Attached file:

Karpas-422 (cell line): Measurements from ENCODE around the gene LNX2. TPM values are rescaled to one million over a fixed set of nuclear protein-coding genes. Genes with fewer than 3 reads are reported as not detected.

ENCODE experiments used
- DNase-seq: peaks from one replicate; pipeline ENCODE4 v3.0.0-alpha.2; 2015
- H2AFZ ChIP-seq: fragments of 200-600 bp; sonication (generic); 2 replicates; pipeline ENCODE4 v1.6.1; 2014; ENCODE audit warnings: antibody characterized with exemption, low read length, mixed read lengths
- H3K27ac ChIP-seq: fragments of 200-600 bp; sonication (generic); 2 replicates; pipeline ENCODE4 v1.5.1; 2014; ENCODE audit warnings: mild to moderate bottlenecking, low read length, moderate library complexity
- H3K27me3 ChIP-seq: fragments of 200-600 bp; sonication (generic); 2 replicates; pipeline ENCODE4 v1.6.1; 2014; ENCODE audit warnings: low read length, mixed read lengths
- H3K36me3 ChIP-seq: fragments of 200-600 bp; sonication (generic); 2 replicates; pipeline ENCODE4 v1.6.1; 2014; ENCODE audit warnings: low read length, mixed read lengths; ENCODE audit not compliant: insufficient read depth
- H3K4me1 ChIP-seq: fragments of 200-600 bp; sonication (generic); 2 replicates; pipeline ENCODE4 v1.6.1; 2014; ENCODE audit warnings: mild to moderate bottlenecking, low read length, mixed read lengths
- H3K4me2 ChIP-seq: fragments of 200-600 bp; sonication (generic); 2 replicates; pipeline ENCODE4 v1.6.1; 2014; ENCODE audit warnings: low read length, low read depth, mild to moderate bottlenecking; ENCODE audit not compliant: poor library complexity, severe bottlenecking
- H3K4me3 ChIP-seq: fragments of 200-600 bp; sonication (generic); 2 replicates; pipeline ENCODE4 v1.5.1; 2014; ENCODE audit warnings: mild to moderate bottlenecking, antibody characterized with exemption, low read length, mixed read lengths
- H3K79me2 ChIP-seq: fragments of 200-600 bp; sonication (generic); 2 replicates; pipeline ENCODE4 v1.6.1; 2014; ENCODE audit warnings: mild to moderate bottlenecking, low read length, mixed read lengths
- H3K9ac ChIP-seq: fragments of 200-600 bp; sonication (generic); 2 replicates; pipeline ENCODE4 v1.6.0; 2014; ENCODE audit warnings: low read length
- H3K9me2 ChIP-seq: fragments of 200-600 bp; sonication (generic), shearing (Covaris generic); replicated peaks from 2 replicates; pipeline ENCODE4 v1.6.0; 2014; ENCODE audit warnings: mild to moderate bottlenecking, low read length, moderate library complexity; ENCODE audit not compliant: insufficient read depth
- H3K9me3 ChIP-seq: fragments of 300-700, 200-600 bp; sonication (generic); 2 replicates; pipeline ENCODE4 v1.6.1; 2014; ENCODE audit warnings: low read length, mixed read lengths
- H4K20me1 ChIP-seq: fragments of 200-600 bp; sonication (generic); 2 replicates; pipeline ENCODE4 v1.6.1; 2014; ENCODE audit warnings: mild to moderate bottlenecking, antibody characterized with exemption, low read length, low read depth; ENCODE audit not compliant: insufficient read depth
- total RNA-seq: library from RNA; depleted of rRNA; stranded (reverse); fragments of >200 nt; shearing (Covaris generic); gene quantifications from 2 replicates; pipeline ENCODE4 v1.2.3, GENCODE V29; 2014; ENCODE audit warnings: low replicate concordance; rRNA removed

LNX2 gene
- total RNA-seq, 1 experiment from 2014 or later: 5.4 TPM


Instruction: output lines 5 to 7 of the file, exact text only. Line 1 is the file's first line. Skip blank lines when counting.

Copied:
- H3K27ac ChIP-seq: fragments of 200-600 bp; sonication (generic); 2 replicates; pipeline ENCODE4 v1.5.1; 2014; ENCODE audit warnings: mild to moderate bottlenecking, low read length, moderate library complexity
- H3K27me3 ChIP-seq: fragments of 200-600 bp; sonication (generic); 2 replicates; pipeline ENCODE4 v1.6.1; 2014; ENCODE audit warnings: low read length, mixed read lengths
- H3K36me3 ChIP-seq: fragments of 200-600 bp; sonication (generic); 2 replicates; pipeline ENCODE4 v1.6.1; 2014; ENCODE audit warnings: low read length, mixed read lengths; ENCODE audit not compliant: insufficient read depth